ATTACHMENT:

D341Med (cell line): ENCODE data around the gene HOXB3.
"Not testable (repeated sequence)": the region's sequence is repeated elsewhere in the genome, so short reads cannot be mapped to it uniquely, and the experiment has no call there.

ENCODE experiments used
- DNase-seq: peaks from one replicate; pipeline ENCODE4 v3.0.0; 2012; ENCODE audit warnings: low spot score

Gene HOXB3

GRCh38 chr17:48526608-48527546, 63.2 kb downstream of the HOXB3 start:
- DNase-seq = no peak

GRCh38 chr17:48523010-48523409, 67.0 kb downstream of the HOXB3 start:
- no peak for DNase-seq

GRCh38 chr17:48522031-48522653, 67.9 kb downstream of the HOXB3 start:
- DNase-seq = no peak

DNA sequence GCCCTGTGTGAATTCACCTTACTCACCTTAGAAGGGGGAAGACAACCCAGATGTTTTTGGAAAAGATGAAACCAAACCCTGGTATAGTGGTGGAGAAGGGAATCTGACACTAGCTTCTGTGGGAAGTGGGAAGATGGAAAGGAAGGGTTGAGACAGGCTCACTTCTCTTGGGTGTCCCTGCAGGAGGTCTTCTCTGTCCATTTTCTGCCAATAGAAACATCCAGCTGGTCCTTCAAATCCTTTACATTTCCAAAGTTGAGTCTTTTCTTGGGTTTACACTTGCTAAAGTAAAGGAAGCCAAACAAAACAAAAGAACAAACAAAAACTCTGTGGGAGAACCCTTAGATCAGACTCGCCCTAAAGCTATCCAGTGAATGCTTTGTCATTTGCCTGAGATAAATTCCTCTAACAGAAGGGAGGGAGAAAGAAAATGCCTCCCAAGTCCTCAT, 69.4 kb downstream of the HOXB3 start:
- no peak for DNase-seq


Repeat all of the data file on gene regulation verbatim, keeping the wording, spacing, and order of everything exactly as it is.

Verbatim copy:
D341Med (cell line): ENCODE data around the gene HOXB3.
"Not testable (repeated sequence)": the region's sequence is repeated elsewhere in the genome, so short reads cannot be mapped to it uniquely, and the experiment has no call there.

ENCODE experiments used
- DNase-seq: peaks from one replicate; pipeline ENCODE4 v3.0.0; 2012; ENCODE audit warnings: low spot score

Gene HOXB3

GRCh38 chr17:48526608-48527546, 63.2 kb downstream of the HOXB3 start:
- DNase-seq = no peak

GRCh38 chr17:48523010-48523409, 67.0 kb downstream of the HOXB3 start:
- no peak for DNase-seq

GRCh38 chr17:48522031-48522653, 67.9 kb downstream of the HOXB3 start:
- DNase-seq = no peak

DNA sequence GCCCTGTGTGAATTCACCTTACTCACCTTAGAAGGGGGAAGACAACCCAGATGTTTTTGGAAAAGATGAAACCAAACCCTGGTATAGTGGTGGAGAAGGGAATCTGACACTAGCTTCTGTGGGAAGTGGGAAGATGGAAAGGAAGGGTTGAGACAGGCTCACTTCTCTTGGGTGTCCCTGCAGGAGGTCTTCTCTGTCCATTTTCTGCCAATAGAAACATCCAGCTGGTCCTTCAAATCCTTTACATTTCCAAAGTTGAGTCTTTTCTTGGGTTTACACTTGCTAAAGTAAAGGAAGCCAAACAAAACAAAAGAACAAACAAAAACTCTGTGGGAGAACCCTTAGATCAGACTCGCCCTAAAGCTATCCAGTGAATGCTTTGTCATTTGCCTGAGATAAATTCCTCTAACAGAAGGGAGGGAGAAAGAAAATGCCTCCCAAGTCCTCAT, 69.4 kb downstream of the HOXB3 start:
- no peak for DNase-seq